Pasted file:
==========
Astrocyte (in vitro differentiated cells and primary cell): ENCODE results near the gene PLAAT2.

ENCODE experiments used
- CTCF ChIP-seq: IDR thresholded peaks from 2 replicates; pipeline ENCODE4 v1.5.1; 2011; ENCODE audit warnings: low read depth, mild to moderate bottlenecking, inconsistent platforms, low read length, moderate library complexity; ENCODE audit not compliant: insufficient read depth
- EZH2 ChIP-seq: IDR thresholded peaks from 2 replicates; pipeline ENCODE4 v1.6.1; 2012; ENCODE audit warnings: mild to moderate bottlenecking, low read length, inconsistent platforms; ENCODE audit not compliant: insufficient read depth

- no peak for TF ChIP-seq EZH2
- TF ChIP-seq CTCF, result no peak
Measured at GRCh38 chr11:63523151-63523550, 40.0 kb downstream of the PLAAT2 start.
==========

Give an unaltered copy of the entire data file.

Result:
Astrocyte (in vitro differentiated cells and primary cell): ENCODE results near the gene PLAAT2.

ENCODE experiments used
- CTCF ChIP-seq: IDR thresholded peaks from 2 replicates; pipeline ENCODE4 v1.5.1; 2011; ENCODE audit warnings: low read depth, mild to moderate bottlenecking, inconsistent platforms, low read length, moderate library complexity; ENCODE audit not compliant: insufficient read depth
- EZH2 ChIP-seq: IDR thresholded peaks from 2 replicates; pipeline ENCODE4 v1.6.1; 2012; ENCODE audit warnings: mild to moderate bottlenecking, low read length, inconsistent platforms; ENCODE audit not compliant: insufficient read depth

- no peak for TF ChIP-seq EZH2
- TF ChIP-seq CTCF, result no peak
Measured at GRCh38 chr11:63523151-63523550, 40.0 kb downstream of the PLAAT2 start.